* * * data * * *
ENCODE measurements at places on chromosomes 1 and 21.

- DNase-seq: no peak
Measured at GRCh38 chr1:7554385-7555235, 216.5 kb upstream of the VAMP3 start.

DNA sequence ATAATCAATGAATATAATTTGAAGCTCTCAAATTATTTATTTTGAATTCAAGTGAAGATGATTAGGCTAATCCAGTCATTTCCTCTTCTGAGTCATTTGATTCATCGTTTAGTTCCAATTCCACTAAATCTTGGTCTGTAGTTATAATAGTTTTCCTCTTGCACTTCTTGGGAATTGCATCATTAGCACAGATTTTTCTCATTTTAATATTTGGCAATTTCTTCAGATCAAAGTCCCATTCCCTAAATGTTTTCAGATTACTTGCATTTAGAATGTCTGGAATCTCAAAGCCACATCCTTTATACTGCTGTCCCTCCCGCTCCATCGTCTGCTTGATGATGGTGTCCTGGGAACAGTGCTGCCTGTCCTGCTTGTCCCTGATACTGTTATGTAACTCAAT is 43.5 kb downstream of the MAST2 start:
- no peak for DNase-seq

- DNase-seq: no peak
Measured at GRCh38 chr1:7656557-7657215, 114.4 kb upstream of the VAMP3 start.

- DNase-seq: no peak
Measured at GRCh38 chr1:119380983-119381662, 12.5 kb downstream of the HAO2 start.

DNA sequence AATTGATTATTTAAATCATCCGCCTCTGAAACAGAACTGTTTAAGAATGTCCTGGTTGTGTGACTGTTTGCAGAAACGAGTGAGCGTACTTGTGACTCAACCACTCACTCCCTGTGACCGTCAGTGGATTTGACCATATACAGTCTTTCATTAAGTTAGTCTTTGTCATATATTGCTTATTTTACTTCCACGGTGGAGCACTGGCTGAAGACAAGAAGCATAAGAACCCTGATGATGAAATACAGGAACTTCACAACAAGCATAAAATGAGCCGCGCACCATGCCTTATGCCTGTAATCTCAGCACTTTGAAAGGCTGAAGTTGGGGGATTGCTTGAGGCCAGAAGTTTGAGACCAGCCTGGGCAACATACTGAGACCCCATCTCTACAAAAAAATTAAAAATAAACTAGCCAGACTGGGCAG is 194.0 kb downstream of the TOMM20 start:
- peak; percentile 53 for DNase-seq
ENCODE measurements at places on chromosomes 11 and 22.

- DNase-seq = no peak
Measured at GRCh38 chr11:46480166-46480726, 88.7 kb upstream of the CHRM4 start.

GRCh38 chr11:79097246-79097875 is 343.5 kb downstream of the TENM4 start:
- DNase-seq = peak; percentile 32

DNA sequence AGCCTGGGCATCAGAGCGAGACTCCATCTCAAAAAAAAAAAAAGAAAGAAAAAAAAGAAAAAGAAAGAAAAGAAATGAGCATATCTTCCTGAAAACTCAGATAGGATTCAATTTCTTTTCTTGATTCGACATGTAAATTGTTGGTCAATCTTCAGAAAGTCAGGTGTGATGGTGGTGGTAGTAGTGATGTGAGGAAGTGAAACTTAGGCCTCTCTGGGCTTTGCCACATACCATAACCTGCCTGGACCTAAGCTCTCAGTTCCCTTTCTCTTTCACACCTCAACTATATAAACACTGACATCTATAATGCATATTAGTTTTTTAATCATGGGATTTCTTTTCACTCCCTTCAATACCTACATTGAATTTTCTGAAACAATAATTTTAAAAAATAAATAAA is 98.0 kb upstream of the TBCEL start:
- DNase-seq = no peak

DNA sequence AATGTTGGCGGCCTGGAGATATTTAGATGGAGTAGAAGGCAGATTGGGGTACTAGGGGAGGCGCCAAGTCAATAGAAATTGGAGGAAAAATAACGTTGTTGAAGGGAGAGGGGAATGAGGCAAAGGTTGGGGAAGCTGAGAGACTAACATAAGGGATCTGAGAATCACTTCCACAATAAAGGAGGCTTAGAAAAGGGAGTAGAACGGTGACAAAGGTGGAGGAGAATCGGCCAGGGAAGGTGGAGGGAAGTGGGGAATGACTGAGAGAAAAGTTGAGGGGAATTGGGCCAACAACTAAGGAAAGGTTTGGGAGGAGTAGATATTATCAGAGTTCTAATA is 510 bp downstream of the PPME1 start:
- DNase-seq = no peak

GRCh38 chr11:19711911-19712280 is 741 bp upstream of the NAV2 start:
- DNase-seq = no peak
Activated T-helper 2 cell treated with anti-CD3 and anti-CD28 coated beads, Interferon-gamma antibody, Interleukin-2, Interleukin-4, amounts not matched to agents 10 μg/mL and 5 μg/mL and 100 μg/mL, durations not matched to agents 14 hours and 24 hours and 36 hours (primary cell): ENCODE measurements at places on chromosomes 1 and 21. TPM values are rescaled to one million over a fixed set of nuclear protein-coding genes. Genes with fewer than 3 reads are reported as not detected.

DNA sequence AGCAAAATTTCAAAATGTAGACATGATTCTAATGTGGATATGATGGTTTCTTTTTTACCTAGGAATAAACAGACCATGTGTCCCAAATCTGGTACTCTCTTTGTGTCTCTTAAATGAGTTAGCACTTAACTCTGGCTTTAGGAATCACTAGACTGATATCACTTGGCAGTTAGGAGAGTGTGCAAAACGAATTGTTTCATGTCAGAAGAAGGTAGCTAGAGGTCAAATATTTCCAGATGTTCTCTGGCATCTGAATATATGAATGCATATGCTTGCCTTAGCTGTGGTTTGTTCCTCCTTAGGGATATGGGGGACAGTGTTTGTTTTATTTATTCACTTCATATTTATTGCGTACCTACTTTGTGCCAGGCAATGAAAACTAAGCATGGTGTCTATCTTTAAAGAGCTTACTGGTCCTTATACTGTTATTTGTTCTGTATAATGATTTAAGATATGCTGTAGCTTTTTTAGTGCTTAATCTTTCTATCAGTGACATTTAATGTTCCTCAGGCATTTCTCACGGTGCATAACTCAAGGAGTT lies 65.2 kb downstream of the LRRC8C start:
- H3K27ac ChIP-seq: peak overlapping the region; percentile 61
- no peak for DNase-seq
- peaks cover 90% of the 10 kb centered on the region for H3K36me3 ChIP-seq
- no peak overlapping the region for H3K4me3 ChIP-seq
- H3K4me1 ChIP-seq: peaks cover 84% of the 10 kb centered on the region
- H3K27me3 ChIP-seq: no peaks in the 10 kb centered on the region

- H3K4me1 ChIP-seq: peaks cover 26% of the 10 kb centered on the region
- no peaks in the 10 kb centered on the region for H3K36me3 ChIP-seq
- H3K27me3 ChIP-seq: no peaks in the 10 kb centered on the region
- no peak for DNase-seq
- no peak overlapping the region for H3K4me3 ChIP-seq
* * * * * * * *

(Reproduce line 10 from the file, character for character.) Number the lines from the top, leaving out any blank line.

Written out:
DNA sequence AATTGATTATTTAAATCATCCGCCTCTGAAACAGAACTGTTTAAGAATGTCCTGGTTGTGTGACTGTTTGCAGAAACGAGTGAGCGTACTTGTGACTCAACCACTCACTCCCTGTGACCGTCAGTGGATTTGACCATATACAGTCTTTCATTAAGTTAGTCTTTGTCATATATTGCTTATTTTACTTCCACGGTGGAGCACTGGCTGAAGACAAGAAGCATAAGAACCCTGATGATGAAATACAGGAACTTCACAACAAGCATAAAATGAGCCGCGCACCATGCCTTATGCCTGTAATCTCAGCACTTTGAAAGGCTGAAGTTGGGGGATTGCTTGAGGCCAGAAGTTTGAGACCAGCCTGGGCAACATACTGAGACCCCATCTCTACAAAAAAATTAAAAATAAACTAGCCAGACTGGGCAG is 194.0 kb downstream of the TOMM20 start: